a) That the application is totally defective and incompetent for not being hinged on any procedural law granting the orders sought
b) That once costs are taxed they can only be changed by way of reference to court
c) That there is no competent appeal filed against the Deputy Registrar’s decision on both applications determined by her by either of the parties.
5. The Respondent also filed a Replying affidavit deponed on 27th May 2019 by his advocate, WYCLIFFE OUMA OKUTTA. He states that the Plaintiff filed suit seeking mesne profits of Kshs.400,000 per month from 1st August 2004 to the judgment date. The Plaintiff would therefore have been entitled to mesne profits of Kshs.64,000,000 had his claim succeeded. The tax master was therefore correct in granting costs based on the value of the mesne profits claimed. Counsel stated further that the preliminary objection was on a technicality. It was determined simultaneously with the taxation of the bill and the tax master’s silence on it was a demonstration that it was unmerited and undeserving. Moreover, the Applicant ought to have filed a reference against disputed items which was not done yet his advocate all along appeared and participated in Court. Since he was aware of the proceedings with respect to the bill for taxation, notice is a non-issue. Counsel also denied that the case was subject to appellate process.
6. Parties canvassed the Application by way of written submissions. The Applicant’s were filed on 9th August 2019. Counsel for the Applicant rehashed the Applicant’s pleadings faulting the Deputy Registrar for disregarding the preliminary objection; making a ruling without the bill having been taxed as it was never fixed for taxation; denying the applicant his opportunity to be heard by making a ruling without his input and proceeding to tax the bill before issuance of a taxation notice in accordance with rule 72 of the Advocates Remuneration Order. The Applicant further contended that the Respondent’s bill was highly objectionable as it is inconceivable that a property acquired at less than Kshs.10,000 can attract instruction fees of Kshs.6,000,000. It was submitted that instruction fees are based on the terms of the judgment as opposed to the pleadings. Counsel cited the Court of Appeal case of Peter Muthoka & Another vs Ochieng & 3 Others (2019) eKLR in support.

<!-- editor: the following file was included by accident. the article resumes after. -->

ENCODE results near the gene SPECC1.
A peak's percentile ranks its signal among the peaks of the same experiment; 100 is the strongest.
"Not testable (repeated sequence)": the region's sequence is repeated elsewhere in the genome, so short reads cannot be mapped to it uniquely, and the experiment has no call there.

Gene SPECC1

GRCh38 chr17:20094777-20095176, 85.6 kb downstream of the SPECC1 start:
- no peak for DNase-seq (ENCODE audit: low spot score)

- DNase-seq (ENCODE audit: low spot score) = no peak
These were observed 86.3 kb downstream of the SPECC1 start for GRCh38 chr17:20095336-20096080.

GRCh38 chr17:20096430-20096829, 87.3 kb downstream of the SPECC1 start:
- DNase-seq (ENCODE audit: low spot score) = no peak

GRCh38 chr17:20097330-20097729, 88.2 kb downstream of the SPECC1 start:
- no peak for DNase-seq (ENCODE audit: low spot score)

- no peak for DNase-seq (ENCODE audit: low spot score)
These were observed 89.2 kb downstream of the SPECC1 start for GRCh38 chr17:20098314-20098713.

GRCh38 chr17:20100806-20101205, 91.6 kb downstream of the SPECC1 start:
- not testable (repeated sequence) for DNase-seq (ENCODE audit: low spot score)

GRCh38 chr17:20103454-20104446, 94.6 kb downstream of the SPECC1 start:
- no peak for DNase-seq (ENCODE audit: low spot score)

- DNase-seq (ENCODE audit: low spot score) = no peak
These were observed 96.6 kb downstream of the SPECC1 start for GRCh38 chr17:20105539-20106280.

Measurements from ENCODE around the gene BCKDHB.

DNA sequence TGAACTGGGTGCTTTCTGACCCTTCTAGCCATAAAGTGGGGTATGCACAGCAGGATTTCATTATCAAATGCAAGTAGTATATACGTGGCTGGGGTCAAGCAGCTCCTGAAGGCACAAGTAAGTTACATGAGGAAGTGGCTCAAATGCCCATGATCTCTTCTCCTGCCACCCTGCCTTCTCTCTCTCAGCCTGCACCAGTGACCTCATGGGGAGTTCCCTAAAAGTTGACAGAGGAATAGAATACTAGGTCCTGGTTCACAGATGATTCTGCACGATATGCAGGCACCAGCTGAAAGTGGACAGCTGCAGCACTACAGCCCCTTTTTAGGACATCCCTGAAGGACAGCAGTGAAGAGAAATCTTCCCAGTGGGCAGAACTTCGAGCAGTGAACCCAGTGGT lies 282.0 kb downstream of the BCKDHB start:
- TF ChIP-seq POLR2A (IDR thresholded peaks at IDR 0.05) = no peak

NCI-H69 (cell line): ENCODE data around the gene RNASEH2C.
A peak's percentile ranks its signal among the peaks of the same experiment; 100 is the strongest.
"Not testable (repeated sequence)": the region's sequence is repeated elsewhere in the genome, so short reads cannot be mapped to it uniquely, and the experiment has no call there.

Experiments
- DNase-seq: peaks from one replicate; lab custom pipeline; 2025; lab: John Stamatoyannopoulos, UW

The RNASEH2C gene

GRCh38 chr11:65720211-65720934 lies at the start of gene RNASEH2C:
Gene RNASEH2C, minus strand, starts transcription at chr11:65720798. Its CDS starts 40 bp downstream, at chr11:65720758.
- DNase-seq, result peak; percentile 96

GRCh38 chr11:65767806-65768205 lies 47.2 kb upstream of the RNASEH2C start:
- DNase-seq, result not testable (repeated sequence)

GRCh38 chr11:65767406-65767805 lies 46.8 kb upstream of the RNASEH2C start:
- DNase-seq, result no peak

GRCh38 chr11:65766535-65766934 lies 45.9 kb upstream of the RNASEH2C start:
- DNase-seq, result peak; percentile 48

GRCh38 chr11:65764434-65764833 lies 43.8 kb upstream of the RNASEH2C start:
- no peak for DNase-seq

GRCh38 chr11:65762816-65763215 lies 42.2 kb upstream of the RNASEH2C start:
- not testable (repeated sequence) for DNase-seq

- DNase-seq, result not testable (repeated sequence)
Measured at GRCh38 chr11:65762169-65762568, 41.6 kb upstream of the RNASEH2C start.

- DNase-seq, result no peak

7. The Respondent’s submissions were filed on 9th October 2019. The Respondent reiterated his stance that the prayers sought in the application are not available to the applicant save for the prayer for extension of time to lodge a reference against the taxed costs. The Respondent also urged that the authority cited on the impugned instruction fees is distinguishable from the application at hand.
8. I have considered the parties’ pleadings as filed, their submissions and the applicable law. The first port of call shall be the court record as the parties have conflicting versions on the proceedings pertaining to the Bill of costs. On 27th June 2018, Mr. Okutta for the Applicant and Mr. Bogonko holding brief for Mr Omondi for the Respondent appeared before the deputy registrar. Mr. Bogonko requested that the Preliminary Objection be dealt with first by way of written submissions. The matter was then fixed for mention on 11th July 2018 whereby the respective parties confirmed that they had filed submissions. On 31st October 2018 when the case was scheduled for a further mention, parties categorically sought a ruling date on the preliminary objection dated 5th April 2018.
9. The ruling date issued was 9th January 2019. However, it was delivered on 1st March 2019 purely on the Application for Taxation of the Bill of costs dated 20th March 2018. The tax master applied the Advocates Remuneration Order of 2014 and taxed the costs at Kshs.6,517,817. There is no mention of the preliminary objection in the body of the ruling. It is also not indicated whether it was delivered in the presence or absence of whichever party.